President Biden on Monday jumped at the chance to tussle with Republicans over the 2010 health-care law known as Obamacare after Donald Trump wrote on social media this weekend that he is “seriously looking at alternatives” to it, something for which Republicans had all but abandoned trying to fight.
“My predecessor, once again … called for cuts that could rip away health insurance for tens of millions Americans and Medicaid,” Biden said Monday at the White House. “They just don’t give up. But guess what? We won’t let these things happen.”
Staffers at the Biden campaign headquarters in Wilmington, Del., expedited plans to focus on health care and the contrast between Trump and Biden on the issue, according to two campaign officials who spoke on the condition of anonymity to discuss plans that were not yet public. The campaign will run new TV ads this week in swing states to highlight the president’s efforts to lower prices for some prescription drugs and spotlight Trump’s call to repeal the Affordable Care Act.
On Tuesday, the campaign will host a press call with Rep. Nancy Pelosi (D-Calif.) and North Carolina Gov. Roy Cooper (D), both of whom plan to slam Trump for promising to repeal the health-care law, the campaign officials said, and campaign staffers also are digging through the archives to resurface Trump’s attempts over the years to terminate the law.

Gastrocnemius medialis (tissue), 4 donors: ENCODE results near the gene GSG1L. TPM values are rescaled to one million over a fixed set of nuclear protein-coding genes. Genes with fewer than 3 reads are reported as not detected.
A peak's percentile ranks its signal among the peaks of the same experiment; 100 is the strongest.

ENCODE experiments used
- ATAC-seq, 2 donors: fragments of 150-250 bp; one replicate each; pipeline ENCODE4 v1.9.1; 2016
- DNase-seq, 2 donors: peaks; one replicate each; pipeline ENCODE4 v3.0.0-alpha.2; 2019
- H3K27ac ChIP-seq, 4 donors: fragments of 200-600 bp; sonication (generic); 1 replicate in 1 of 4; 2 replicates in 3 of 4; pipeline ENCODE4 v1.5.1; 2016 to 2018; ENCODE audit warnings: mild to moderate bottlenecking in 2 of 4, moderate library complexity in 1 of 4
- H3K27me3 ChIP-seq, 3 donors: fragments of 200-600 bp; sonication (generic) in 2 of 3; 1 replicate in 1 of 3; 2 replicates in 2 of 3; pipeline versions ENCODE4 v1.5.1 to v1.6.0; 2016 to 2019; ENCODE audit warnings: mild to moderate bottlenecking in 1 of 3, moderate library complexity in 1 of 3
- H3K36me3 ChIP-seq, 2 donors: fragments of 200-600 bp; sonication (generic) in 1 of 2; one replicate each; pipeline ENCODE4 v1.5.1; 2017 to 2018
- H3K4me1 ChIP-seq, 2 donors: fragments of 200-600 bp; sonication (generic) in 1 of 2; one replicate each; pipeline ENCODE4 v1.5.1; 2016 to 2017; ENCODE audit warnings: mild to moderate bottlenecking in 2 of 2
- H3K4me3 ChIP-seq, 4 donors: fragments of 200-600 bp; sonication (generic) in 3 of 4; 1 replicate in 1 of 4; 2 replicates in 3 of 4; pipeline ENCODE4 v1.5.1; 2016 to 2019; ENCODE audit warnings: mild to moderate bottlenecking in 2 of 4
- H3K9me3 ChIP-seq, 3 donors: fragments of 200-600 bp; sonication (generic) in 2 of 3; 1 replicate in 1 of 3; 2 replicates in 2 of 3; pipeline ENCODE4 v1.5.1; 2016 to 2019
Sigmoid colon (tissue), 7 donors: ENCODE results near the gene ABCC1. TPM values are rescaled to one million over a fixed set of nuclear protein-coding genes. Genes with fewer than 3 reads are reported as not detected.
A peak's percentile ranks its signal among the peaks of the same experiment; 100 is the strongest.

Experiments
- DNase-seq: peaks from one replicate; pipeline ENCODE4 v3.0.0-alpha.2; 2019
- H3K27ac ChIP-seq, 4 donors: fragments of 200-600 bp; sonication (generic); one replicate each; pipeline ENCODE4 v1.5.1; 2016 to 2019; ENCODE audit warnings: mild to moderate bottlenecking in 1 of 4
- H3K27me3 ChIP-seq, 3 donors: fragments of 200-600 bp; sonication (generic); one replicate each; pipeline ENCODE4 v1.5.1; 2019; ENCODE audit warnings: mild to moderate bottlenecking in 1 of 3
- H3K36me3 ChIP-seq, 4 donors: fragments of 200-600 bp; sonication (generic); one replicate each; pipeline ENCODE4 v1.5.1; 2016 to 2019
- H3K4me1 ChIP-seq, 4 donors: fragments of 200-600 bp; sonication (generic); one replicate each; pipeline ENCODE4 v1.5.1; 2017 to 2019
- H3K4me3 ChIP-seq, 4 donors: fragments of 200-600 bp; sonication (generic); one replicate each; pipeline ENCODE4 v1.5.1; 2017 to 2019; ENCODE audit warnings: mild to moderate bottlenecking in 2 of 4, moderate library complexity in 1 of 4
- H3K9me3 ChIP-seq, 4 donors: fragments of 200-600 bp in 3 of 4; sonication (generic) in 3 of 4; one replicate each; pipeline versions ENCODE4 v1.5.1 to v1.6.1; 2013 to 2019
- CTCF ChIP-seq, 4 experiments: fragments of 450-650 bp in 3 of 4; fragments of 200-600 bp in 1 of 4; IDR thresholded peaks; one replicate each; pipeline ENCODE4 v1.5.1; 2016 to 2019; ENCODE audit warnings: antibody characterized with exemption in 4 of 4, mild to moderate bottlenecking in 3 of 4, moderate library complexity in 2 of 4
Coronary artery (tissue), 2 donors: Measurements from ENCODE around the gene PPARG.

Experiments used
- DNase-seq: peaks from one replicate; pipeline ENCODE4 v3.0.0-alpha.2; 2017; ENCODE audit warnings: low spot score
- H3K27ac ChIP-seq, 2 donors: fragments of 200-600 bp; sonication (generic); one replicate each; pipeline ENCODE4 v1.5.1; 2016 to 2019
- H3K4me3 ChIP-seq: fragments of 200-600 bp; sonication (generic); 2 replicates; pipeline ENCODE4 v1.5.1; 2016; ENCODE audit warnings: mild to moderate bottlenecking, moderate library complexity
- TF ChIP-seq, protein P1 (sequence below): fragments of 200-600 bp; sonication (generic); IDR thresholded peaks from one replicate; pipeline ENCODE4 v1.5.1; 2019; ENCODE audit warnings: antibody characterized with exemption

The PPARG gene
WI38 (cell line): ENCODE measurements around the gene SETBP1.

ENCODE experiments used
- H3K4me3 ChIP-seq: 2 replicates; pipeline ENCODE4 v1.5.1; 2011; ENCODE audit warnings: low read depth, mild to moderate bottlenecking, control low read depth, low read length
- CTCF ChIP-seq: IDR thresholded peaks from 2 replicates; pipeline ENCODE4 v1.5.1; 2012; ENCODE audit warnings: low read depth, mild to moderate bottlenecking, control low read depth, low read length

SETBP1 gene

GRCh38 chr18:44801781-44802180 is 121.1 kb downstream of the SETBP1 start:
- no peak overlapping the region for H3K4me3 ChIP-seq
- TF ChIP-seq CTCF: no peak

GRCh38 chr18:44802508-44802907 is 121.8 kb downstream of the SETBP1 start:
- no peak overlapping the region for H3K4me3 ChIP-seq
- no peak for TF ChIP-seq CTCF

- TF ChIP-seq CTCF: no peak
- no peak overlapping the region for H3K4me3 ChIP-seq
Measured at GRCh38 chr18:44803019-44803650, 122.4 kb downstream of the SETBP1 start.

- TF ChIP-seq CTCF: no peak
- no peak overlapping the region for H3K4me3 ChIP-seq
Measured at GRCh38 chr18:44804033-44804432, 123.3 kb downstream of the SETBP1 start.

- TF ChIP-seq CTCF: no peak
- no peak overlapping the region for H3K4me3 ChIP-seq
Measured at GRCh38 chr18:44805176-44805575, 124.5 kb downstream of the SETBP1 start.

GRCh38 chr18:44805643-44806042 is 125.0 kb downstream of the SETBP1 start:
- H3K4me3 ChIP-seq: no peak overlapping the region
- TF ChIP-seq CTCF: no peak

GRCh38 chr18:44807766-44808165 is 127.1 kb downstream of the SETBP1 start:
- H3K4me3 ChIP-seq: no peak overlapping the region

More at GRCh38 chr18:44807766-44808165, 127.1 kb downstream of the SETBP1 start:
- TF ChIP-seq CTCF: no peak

The Biden campaign touted polling Monday that demonstrated the popularity of the Affordable Care Act. “40 million people — more than 1 in 10 Americans — have health insurance today because of the Affordable Care Act and Donald Trump just said he would try to rip it away if he returns to power,” Ammar Moussa, a spokesman for the campaign, said in a statement. “He was one vote away from getting it done when he was president — and we should take him at his word that he’ll try to do it again.” Moussa added: “Donald Trump’s America is one where millions of people lose their health insurance and seniors and families across the country face exorbitant costs just to stay healthy. Those are the stakes next November.”
The Affordable Care Act was signed into law in 2010 by President Barack Obama. The legislation expanded health insurance coverage by broadening Medicaid eligibility requirements, and by providing tax credits so people could purchase private insurance plans through newly created marketplaces.
Republicans in the House and Senate for years campaigned on the pledge to repeal the legislation. But once Republicans held majorities in both chambers of Congress and the White House, they could not agree on exactly how to do that.
In 2017, Trump’s first year as president, the GOP-controlled House passed one plan, and the GOP-controlled Senate was considering another. That’s when Sen. John McCain (R-Ariz.) walked onto the Senate floor, raised his arm and pointed his thumb down. “The vote left the GOP plan to repeal Obamacare in tatters,” The Washington Post’s Peter W. Stevenson wrote at the time.
The Biden administration announced in June 2021 that 31 million people had health-care coverage through the Affordable Care Act. About 11.3 million Americans enrolled in plans through marketplaces, and 14.8 million got coverage through expanded Medicaid eligibility, according to the administration.